Bristol Open Data and Internet of Things.

This last weekend I attended Open data Camp 3 at the Watershed in Bristol. I’m interested in open data to solve the real problems city dwellers have — not a top down approach of governments (at all levels) opening up their data silos, but citizens coming together to request — or create — the datasets for the problems they have identified. I was, therefore, disappointed with the ‘un-keynote’, which concentrated on lobbying within central Government for central Government to release more data.

I ran a session of collecting weather data and other community activities. This involved first visiting “my” weather station, on the lamp post outside the Watershed, where we discussed potential uses for open weather data, such as modelling floods from analysis of long term river levels, tidal storm surges, and rainfall data. Oxford Flood Network was mentioned, as was the met office.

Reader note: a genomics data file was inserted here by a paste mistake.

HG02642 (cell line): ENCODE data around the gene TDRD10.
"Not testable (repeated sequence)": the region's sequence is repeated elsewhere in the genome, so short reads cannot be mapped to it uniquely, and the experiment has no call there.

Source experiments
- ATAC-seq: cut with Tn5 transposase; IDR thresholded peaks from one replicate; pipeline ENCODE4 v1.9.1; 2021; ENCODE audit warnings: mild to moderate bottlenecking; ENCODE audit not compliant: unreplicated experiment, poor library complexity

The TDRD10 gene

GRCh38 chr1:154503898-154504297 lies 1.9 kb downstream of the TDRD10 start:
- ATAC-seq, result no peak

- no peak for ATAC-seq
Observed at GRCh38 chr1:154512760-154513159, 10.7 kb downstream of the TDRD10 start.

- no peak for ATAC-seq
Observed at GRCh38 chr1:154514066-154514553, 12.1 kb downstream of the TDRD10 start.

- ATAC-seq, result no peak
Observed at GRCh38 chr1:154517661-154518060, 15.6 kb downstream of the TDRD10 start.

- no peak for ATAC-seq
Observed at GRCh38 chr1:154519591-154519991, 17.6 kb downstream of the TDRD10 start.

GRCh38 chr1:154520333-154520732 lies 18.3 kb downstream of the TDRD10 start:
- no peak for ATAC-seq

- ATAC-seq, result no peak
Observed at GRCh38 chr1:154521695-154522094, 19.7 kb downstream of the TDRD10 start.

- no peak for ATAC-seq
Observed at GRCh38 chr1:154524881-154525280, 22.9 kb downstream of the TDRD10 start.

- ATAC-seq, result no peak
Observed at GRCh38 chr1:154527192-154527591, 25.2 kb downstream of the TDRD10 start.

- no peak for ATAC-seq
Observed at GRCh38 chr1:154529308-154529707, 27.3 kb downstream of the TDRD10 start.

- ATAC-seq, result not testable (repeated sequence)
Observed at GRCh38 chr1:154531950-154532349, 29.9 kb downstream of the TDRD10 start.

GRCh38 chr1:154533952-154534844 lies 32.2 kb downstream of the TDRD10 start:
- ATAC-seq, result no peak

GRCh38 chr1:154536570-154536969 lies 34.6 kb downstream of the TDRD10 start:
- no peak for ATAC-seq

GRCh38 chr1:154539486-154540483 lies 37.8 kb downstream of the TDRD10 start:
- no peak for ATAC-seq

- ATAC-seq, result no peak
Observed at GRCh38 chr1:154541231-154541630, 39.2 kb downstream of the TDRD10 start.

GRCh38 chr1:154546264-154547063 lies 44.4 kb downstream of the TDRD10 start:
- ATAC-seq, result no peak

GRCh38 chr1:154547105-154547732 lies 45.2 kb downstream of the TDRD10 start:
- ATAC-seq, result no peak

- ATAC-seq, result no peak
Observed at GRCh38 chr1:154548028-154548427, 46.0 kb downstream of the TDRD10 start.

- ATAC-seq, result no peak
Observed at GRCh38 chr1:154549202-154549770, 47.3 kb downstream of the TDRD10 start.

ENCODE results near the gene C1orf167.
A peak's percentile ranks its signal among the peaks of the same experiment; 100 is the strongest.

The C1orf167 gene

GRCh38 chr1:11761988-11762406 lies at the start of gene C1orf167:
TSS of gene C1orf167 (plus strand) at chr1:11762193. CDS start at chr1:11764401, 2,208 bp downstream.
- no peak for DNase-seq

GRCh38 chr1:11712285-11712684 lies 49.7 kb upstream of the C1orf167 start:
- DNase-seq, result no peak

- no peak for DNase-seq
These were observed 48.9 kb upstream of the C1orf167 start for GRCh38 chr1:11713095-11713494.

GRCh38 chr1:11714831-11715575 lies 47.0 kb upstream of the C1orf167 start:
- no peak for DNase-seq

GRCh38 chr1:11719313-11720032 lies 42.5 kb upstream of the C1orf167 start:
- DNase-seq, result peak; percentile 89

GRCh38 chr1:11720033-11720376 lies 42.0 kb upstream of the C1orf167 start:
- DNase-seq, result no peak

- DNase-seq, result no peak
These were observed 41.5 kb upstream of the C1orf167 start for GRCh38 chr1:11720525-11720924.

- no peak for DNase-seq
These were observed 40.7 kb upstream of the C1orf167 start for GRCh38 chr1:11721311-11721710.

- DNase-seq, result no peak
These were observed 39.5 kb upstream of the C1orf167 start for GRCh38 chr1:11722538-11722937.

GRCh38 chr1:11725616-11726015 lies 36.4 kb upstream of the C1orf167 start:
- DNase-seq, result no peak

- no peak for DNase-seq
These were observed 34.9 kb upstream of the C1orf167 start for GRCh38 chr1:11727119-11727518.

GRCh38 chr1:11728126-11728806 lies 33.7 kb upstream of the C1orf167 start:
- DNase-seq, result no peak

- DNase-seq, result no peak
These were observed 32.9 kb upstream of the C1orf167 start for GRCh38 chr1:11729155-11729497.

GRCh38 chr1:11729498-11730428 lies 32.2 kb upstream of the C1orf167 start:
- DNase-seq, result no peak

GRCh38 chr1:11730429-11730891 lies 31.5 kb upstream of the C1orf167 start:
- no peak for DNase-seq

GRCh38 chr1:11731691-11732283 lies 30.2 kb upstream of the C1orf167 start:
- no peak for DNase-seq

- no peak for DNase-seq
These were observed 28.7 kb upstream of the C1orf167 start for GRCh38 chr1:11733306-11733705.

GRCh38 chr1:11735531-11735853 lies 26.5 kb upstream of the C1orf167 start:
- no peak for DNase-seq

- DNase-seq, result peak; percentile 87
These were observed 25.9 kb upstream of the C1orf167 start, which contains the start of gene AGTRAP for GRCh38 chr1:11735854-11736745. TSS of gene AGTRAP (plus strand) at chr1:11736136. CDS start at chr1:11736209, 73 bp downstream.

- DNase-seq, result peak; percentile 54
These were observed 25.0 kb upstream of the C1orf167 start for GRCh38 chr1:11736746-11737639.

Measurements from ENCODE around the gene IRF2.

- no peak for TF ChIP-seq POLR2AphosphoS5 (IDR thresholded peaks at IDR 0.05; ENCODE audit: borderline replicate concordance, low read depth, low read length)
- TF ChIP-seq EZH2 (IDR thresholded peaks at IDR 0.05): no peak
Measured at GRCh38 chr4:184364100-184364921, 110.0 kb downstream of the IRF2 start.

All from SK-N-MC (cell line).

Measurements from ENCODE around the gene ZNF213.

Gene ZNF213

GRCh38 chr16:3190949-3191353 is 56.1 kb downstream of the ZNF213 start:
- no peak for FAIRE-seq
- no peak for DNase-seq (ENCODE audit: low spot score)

We returned to the Watershed, and discussed community data collection — and more specifically Things Manchester, who are building a radio based network (working on the spectrum freed up from the witch to Digital TV switchover) using Kerlink base stations. These cost about £1,200 for a roof-mounted unit that can — apparently — accommodate 64,000 individual sensors.

So this got me thinking —

  1. Is there a Things Bristol network? What are they doing?
  2. Who is responsible for building infrastructure — installing Kerlink Stations? — City Council? Bristol is Open? 3rd parties?
  3. Do we need to have applications, use cases, etc, before we can get a network of base stations built, or will sensors appear to fill the bandwidth provided?

I’d be interested in getting things moving to build an IoT infrastructure in Bristol — if you’d like to get involved, let me know in the comments below.

This is a personal opinion, and does not reflect the views of any organisation. I am not employed by the City Council or Bristol is Open.

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